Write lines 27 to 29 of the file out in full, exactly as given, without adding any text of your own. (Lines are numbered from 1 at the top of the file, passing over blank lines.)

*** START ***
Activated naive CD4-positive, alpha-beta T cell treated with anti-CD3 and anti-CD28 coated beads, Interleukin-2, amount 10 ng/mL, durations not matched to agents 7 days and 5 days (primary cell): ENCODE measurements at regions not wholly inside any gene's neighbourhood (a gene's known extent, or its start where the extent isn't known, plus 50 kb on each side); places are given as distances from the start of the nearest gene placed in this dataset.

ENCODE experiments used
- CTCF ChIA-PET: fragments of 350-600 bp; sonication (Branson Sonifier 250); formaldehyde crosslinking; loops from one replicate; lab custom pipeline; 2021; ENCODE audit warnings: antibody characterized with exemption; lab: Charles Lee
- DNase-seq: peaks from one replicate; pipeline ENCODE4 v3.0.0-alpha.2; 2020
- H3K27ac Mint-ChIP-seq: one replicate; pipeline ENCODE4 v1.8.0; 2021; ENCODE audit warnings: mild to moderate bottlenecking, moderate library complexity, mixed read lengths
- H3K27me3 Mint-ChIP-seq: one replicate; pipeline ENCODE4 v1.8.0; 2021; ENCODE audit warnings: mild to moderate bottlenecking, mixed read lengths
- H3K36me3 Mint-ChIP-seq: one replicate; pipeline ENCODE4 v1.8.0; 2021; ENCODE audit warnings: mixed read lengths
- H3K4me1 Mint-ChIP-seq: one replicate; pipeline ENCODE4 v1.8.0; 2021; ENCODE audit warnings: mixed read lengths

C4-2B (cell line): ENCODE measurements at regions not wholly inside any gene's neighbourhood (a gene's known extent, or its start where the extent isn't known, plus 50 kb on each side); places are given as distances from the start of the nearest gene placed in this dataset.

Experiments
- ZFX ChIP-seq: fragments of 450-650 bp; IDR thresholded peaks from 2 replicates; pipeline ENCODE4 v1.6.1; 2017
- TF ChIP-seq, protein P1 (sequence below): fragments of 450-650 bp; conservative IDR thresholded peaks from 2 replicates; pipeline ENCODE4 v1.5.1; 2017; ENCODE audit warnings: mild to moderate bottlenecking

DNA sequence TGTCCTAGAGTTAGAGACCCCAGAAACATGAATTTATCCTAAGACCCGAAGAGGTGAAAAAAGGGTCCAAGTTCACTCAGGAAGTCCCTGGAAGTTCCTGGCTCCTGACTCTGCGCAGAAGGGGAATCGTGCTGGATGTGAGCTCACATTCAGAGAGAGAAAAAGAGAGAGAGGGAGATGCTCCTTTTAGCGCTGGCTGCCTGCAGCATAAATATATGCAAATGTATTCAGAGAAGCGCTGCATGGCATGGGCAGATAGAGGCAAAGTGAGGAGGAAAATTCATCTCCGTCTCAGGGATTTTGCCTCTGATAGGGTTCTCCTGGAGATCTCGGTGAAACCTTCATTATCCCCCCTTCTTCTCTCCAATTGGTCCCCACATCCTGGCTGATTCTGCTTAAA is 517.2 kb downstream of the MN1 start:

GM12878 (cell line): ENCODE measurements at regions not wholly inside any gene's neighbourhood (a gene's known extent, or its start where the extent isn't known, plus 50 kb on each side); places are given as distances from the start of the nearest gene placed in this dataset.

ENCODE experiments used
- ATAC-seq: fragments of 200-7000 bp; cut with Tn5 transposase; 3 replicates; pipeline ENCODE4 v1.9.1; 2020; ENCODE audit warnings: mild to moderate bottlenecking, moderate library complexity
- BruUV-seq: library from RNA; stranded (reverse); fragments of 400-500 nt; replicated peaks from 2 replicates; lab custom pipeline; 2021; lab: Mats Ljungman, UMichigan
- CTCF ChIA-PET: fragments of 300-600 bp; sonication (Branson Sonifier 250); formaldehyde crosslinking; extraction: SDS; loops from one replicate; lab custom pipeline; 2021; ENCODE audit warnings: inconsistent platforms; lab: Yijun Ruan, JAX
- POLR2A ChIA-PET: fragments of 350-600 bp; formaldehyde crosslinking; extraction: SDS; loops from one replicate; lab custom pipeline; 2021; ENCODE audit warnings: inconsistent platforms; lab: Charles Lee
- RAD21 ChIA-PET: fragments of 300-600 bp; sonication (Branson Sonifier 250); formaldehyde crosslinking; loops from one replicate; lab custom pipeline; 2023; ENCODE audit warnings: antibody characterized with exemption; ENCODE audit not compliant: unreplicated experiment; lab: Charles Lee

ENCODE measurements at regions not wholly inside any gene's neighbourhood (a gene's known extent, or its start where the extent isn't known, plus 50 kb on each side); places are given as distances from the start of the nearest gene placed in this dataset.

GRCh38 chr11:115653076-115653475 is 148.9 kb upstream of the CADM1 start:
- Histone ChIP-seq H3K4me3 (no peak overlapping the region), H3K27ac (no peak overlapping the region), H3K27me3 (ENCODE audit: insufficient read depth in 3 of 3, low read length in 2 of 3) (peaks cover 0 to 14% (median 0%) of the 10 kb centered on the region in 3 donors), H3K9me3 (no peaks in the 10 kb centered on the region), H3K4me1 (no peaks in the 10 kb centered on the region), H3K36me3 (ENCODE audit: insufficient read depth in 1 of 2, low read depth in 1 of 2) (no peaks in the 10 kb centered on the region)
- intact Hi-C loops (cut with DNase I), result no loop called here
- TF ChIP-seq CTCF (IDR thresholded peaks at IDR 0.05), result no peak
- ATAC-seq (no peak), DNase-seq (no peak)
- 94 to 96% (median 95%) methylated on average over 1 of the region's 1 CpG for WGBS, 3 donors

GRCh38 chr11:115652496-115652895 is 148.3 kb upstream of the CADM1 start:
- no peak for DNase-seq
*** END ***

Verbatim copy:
- 94 to 96% (median 95%) methylated on average over 1 of the region's 1 CpG for WGBS, 3 donors

GRCh38 chr11:115652496-115652895 is 148.3 kb upstream of the CADM1 start:
- no peak for DNase-seq